We’ve already seen the Disney and Pixar teams go hands-on with Apple’s upcoming iPad Pro and now Apple is showing the device off to people in other fields. Fraser Speirs, the head of Computing and IT at Cedars School of Excellence, says he attended a preview event in London to try out the iPad Pro and spent about an hour with it. Speirs took to Twitter to voice some of his thoughts about the usefulness of iPad Pro in education and in general…
Regarding the Apple Pencil, Speirs said that it was “extremely impressive” and the “best iPad stylus” he has ever used with near-perfect palm rejection. He noted that there was no perceptible lag and that it offered a direct drawing a writing experience – huge for animation and note taking. Speirs said the Pencil was “weighty but not heavy” and very balanced, much like a quality pen.
When it comes to the size of the device, Speirs used an interesting analogy: “iPad Pro is more like carrying a binder where the Air is a document folder.” He noted that the overall size was bigger than he expected, making for a very wide and expansive work space. Due to the increased weight of the device, Speirs said that the most comfortable carrying position will most likely be forearm cradling.
Regarding the keyboard setup, Speirs said the Smart Keyboard is a “bit fiddly” and that while it’s a decent enough option, there’s a lot of material to “flip n’ fold,” likening it to a newspaper. The on-screen keyboard has been much enhanced, Speirs noted though, saying it’s definitely a step-up in power.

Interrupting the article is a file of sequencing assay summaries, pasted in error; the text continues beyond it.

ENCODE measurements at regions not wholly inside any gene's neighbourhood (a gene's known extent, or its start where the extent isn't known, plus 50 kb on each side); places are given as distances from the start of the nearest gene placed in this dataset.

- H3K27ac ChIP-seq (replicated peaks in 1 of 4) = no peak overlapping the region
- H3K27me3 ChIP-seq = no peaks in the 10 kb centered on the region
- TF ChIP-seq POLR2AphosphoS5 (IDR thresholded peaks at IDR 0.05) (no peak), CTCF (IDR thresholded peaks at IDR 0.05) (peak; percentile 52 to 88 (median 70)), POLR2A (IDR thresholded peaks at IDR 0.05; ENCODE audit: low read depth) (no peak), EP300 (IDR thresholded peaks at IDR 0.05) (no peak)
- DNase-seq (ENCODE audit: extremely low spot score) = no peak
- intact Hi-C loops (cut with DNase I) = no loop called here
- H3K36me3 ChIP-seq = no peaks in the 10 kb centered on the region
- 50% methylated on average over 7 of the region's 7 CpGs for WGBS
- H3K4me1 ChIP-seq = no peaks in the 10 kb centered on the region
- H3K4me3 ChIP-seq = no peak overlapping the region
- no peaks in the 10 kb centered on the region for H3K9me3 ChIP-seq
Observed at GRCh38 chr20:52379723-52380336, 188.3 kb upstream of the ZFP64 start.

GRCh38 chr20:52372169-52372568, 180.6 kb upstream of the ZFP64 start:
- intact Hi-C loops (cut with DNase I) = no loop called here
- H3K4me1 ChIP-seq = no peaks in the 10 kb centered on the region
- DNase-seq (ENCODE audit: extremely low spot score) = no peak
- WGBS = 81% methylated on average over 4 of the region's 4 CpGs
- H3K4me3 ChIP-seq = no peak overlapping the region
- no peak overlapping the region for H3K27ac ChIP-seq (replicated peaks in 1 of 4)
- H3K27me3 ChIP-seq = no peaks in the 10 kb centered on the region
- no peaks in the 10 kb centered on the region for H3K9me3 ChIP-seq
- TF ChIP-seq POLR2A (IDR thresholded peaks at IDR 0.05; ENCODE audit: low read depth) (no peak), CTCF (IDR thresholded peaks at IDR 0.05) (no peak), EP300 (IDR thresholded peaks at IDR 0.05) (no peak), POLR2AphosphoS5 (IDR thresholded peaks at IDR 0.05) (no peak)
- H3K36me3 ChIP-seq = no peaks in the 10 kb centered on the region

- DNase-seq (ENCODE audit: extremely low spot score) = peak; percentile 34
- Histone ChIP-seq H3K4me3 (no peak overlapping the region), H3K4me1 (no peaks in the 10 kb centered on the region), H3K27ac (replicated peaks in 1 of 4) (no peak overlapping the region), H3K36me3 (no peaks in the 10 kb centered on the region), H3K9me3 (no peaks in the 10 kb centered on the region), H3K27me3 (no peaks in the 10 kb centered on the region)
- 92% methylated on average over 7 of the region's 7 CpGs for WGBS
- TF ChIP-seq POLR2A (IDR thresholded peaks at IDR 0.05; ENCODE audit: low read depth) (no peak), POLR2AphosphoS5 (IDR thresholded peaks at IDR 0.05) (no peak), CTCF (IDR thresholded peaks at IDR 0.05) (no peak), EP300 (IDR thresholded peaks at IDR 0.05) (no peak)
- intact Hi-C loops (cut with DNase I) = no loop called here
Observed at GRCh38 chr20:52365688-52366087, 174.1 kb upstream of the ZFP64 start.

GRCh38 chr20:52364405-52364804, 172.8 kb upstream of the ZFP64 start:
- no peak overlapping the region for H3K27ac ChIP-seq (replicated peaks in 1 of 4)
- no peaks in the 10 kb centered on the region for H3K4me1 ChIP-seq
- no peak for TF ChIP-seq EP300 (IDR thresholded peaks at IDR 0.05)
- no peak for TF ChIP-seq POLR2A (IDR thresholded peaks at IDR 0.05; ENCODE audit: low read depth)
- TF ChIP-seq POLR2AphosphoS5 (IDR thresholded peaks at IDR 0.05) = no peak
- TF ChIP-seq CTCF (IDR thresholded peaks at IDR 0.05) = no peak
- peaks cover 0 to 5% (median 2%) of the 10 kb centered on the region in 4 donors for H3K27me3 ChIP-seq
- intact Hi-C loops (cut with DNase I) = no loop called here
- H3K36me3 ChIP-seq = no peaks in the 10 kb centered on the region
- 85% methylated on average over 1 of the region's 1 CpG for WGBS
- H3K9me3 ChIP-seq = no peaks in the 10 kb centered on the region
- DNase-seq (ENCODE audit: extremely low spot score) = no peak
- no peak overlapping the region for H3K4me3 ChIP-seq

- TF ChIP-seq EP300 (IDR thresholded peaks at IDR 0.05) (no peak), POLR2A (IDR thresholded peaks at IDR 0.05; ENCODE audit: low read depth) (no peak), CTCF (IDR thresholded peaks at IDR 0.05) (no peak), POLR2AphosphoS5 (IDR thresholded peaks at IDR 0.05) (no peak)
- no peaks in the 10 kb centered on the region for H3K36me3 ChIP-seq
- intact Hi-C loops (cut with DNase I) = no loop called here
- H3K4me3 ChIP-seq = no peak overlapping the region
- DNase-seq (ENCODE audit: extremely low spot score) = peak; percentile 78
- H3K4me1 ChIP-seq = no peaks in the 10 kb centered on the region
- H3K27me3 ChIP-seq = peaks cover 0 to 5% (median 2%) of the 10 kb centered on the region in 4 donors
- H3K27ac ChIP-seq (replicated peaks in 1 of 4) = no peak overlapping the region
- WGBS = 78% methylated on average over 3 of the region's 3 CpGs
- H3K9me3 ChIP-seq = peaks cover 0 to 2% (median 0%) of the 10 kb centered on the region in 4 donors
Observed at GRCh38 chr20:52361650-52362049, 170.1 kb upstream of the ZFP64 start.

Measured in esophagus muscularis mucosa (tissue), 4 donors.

In terms of software, Speirs was very fond of the multitasking capabilities, saying “it’s like two iPads stuck together.” He also said it’s very enjoyable toward entirely on one half of the display, meaning there won’t be much switching in and out of the multitasking interface, which is huge for research and note taking in education. Speirs also noted that the general performance of the device was excellent and that even in some apps that weren’t yet optimized for the larger display there were no visual issues.
In terms of the device’s usefulness in education, a market that Apple definitely hopes to penetrate with iPad Pro, Speirs said the device has huge potential, especially for teachers. He said that while the device is too expensive in its current state for mass deployment to students, but it’s a “potentially awesome” device for teachers. Speirs explained that for kids growing up with iOS, the iPad Pro could be useful in a college environment, as well.
In the end, Speirs said that “If you’re the kind of person who uses Editorial, Keynote, Pythonista, Office, Adobe, Omni and Panic apps, you should look at iPad Pro.” He said that while content consumption on the device is great, the true selling point is its creativity and productivity features.
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